Not withstanding this problematic episode, it is clear that deposit insurance has played a key--at times even critical--role in achieving the stability in banking and financial markets that has characterized the past almost seventy years. Deposit insurance, combined with other components of our banking safety net (the Federal Reserveís discount window and payment system guarantees) has meant that periods of financial stress are no longer characterized by depositor runs on banks and thrifts. Quite the opposite: Asset holders now seek out deposits--both insured and uninsured--as safe havens when they have strong doubts about other financial assets.
Looking beyond the contribution of deposit insurance to overall financial stability, we should not minimize the security it has brought to millions of households and small businesses. Deposit insurance has provided a safe and secure place for those households and small businesses with relatively modest amounts of financial assets to hold their transaction and other balances.
These benefits of deposit insurance, as significant as they are, have not come without cost. The very same process that has ended deposit runs has made insured depositors--as in the 1980s with insolvent, risky thrifts--largely indifferent to the risks taken by their depository institutions because their funds are not at risk if their institution is unable to meet its obligations. As a result, the market discipline to control risks that insured depositors would otherwise have imposed on banks and thrifts has been weakened. Relieved of that discipline, banks and thrifts naturally feel less inhibited from taking on more risk than they would otherwise assume. No other type of private financial institution is able to attract funds from the public without regard to the risk it takes with its creditorsí resources. This incentive to take excessive risks is the so-called moral hazard problem of deposit insurance, the inducement to take risk at the expense of the insurer.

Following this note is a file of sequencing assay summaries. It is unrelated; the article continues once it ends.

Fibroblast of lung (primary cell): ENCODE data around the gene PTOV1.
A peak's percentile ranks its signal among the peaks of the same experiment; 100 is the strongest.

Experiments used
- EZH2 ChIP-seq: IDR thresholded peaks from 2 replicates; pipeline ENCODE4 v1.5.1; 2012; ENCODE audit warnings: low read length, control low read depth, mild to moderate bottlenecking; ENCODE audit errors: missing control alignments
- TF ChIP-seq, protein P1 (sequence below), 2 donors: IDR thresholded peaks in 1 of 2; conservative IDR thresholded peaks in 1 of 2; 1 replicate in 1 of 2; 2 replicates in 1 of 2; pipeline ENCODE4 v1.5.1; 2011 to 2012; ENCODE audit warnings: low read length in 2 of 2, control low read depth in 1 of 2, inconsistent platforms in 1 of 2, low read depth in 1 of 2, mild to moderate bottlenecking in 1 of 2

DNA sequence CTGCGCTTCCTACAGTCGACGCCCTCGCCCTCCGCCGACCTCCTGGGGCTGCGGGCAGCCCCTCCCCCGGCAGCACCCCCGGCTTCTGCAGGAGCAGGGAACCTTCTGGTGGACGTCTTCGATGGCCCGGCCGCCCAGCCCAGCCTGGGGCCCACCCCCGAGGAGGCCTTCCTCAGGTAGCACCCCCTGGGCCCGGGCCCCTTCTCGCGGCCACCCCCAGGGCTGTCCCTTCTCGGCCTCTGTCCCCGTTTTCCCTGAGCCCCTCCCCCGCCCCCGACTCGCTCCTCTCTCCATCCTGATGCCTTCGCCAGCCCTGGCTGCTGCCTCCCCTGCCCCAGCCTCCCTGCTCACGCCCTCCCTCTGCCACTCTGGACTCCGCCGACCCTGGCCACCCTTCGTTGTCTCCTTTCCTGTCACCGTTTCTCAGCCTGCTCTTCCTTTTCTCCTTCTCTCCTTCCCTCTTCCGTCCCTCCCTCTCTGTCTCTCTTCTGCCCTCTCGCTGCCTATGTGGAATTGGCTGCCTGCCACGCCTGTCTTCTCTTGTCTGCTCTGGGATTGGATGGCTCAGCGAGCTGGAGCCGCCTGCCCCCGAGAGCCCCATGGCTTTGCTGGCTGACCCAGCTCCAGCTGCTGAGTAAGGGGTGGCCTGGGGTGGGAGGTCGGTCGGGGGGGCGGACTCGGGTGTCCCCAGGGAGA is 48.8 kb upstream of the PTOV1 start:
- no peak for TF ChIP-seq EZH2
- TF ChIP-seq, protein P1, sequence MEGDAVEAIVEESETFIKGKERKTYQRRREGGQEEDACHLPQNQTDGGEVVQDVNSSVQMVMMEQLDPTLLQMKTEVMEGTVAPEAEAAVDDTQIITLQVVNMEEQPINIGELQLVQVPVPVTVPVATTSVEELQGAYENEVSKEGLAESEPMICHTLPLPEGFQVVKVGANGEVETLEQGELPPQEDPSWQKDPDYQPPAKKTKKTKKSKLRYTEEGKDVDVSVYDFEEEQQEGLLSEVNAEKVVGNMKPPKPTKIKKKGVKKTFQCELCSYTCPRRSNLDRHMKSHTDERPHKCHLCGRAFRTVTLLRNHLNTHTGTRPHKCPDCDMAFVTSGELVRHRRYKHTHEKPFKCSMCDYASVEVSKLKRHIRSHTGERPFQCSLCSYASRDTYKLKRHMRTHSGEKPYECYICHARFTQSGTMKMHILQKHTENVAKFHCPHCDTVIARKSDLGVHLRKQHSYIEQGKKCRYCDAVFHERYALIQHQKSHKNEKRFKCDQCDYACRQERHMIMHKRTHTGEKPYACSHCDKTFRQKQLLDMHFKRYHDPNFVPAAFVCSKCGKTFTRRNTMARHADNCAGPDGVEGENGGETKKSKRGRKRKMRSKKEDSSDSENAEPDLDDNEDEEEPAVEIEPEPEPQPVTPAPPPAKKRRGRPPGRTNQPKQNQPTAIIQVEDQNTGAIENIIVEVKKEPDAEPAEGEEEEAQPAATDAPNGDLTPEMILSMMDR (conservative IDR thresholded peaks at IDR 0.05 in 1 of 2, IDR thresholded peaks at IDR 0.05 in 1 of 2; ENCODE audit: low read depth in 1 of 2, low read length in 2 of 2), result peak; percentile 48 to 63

Thus, two offsetting implications of deposit insurance must be kept in mind. On the one hand, it appears fairly unambiguous that deposit insurance has contributed to the prevention of bank runs that could have destabilized the financial structure in the short-run. On the other, there are growing concerns that even the current levels of deposit insurance have created such underwriting imbalances at insured depository institutions that future large systemic risks have arguably risen.
Indeed, the reduced market discipline and increased moral hazard, have intensified the need for government supervision to protect the interests of taxpayers and, in essence, substitute for the reduced market discipline. Deposit insurance and other components of the safety net also enable banks and thrifts to attract more resources, at lower costs, than would otherwise be the case. In short, insured banks and thrifts receive a subsidy in the form of a government guarantee that allows them both to attract deposits at lower interest rates than would be necessary without deposit insurance, and to take more risk without the fear of losing their deposit funding. Put another way, deposit insurance misallocates resources by breaking the link between risks and rewards for a select set of market competitors.